My Labor Day began with the labor of rearranging a covid test for myself, plus the work of planning how I will teach most of my classes online this week.
That’s because last night, one of my employers announced that the whole campus is switching to remote instruction temporarily—until at least Friday. The reason for this change is a rapid increase in known COVID-19 cases among students, combined with the risks of Labor Day holiday travel.
In the same email, the university announced that about 90% of all the students and workers on campus are at least partially vaccinated. We have had five days of class so far this semester.
UPDATE: I’m pleased to say we’ve been told we will head back into the classroom on Monday.
The university has determined that only two (i.e., about four percent) of the known cases have been traced to possible classroom transmission. Most of the rest come from “large social gatherings in off-campus venues.” (I assume some cases were simply instances in which a student arrived on campus for the semester with an infection contracted elsewhere, but we haven’t been told that.) Symptoms, we’re told, have been generally mild; some of the infected students assumed they were suffering from seasonal allergies.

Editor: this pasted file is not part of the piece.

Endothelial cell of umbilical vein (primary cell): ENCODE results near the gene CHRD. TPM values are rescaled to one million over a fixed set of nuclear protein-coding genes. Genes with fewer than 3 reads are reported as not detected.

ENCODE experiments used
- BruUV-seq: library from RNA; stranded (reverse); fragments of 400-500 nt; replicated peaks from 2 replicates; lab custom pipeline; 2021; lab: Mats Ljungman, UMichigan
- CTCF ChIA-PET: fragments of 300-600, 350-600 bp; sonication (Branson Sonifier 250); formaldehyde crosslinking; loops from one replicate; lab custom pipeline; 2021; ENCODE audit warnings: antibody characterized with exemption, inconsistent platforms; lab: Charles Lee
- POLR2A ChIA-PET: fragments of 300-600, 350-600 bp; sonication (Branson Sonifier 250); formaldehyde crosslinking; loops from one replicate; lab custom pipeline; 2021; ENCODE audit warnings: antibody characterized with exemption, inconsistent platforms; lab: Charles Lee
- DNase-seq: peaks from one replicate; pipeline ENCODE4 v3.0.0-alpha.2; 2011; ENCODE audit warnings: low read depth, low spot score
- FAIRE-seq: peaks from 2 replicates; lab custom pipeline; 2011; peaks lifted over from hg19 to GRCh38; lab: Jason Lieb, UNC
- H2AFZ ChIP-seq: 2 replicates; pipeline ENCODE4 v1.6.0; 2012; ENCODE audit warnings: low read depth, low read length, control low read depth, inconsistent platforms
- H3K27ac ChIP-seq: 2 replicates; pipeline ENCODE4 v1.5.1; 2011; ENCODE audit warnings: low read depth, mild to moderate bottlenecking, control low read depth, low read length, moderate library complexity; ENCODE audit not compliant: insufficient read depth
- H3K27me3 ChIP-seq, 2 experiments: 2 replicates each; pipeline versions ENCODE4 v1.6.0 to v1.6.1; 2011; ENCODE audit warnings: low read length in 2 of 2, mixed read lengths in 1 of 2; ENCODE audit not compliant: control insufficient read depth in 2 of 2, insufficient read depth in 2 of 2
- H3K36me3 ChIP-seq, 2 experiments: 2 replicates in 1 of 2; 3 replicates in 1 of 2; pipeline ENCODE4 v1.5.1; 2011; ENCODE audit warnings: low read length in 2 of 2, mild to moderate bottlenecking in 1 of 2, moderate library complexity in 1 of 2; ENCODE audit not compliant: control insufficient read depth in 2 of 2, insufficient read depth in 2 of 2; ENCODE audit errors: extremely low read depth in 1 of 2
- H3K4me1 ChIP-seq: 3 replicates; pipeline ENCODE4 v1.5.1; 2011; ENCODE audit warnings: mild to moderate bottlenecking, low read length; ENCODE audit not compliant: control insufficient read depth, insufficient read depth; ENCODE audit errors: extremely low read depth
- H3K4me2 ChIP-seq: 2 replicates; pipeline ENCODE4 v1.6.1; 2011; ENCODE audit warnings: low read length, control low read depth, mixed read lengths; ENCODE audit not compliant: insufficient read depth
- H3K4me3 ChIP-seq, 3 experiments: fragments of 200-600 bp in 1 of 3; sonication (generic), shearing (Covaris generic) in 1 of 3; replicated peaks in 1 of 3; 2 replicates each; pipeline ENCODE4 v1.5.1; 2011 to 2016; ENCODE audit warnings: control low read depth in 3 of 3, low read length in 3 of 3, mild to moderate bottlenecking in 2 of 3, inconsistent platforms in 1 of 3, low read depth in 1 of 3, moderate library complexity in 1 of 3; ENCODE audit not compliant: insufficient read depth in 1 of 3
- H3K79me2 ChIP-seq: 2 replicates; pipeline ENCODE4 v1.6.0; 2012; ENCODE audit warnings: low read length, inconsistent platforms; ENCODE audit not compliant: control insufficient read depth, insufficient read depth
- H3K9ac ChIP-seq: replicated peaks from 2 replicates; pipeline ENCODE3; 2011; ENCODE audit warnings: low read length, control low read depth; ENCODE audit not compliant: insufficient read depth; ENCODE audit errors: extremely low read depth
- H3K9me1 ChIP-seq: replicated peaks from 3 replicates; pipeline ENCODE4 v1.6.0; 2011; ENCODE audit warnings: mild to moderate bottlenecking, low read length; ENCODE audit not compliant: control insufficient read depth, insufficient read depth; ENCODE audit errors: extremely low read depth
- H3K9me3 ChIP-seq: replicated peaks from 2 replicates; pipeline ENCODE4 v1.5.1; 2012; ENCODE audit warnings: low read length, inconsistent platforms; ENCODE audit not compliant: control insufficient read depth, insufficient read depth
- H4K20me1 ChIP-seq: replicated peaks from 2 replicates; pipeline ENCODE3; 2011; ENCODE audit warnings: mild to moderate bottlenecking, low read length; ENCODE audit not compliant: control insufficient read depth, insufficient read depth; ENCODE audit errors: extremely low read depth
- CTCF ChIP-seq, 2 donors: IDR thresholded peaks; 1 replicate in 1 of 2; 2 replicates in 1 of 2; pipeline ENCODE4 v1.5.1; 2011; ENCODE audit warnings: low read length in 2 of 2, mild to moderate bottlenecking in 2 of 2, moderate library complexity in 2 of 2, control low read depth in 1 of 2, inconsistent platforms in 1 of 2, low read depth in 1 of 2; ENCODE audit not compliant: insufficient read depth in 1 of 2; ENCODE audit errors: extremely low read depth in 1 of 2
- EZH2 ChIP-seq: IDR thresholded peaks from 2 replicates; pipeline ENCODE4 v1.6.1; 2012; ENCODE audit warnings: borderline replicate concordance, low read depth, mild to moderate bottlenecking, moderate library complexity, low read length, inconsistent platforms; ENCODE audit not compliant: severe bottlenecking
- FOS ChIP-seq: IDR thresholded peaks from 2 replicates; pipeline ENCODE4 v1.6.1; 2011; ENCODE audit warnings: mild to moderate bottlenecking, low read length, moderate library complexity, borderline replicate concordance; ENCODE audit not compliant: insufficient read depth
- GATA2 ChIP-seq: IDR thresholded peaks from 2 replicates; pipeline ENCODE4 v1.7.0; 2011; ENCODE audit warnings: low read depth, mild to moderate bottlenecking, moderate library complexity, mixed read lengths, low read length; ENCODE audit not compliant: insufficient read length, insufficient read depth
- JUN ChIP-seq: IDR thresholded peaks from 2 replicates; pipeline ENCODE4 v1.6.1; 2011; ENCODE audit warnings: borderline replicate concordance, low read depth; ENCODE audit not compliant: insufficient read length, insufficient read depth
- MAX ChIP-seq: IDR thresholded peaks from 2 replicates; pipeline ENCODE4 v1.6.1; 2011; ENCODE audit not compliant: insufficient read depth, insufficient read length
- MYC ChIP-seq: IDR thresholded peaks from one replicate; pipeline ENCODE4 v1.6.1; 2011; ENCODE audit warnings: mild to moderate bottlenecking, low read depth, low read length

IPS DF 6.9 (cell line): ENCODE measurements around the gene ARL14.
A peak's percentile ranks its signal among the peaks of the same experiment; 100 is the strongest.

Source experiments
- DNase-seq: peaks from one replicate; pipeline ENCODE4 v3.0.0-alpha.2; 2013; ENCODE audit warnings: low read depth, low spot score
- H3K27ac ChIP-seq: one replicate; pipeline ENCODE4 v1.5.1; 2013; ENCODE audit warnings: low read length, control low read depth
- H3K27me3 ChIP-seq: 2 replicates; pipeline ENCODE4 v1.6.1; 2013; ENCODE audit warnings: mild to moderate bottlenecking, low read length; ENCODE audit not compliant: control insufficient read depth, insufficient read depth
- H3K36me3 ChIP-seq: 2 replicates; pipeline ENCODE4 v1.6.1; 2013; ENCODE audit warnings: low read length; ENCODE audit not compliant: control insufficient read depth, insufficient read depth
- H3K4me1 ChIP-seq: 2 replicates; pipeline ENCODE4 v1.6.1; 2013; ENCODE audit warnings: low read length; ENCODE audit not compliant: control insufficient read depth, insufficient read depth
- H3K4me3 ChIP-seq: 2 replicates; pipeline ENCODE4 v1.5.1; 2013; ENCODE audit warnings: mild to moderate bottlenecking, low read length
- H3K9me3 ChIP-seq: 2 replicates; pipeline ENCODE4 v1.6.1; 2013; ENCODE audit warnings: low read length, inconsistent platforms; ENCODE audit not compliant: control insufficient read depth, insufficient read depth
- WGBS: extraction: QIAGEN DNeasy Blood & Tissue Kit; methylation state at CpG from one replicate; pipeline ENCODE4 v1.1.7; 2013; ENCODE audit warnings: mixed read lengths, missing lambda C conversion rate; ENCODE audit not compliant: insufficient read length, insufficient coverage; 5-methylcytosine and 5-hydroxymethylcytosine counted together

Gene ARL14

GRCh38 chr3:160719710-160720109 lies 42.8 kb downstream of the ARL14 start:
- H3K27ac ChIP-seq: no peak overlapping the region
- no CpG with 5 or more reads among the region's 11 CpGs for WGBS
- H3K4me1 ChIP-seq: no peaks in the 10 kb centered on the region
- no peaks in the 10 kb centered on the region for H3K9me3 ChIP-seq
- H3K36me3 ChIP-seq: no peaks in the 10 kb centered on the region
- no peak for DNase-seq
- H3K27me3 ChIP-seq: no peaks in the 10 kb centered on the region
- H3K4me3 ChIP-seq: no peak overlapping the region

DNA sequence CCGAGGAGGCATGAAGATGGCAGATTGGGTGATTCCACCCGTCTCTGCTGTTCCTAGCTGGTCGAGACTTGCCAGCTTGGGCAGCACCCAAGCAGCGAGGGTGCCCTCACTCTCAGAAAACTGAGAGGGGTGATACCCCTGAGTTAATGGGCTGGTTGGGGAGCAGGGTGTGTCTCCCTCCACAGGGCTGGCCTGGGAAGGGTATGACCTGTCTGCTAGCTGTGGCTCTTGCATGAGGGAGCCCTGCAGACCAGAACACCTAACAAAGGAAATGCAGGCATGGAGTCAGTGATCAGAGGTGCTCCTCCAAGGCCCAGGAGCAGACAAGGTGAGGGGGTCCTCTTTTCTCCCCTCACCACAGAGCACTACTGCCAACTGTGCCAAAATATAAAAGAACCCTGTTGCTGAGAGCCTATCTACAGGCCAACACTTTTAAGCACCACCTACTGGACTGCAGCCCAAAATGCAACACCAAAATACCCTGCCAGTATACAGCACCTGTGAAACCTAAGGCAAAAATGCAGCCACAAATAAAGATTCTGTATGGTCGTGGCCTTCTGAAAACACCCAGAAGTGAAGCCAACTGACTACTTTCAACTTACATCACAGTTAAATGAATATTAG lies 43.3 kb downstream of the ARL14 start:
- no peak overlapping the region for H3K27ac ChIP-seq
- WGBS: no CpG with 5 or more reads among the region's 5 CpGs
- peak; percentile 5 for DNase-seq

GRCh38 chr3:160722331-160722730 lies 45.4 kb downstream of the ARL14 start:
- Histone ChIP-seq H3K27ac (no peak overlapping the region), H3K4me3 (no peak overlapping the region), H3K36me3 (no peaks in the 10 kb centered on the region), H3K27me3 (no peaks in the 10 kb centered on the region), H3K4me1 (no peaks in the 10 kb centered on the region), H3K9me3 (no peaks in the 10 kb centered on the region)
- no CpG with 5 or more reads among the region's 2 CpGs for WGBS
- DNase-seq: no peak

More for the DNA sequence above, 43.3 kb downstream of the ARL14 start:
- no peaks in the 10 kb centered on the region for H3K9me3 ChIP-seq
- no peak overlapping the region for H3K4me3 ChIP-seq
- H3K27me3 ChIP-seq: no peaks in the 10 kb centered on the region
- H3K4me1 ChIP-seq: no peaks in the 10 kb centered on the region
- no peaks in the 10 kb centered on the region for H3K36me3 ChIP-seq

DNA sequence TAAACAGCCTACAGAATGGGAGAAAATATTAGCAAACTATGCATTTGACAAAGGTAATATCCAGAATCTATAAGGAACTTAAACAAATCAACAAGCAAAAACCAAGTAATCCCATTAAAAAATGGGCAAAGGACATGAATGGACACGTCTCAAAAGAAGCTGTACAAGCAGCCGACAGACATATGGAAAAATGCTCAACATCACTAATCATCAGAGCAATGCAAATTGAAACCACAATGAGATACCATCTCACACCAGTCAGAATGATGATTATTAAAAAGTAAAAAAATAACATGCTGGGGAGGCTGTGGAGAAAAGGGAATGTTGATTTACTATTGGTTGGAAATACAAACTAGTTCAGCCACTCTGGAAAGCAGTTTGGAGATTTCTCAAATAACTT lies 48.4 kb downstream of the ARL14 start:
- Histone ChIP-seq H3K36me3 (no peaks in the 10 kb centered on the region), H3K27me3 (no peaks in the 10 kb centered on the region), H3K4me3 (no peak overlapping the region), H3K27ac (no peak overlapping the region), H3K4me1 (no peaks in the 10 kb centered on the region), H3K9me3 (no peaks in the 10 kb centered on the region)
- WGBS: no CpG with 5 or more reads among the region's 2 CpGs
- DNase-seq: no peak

And on a personal note, I got a negative result on my PCR test this week.
I think it’s important to provide this update because as far as I can tell, this university’s key precautions—required COVID-19 vaccination, an indoor mask mandate, and a dedicated team working on testing and contact tracing—have been successful so far. That’s in spite of the fact that we have full classrooms and are working in the middle of a large city.
As we look ahead toward a near future in which covid is an endemic problem, we seem to be finding ways to make things work.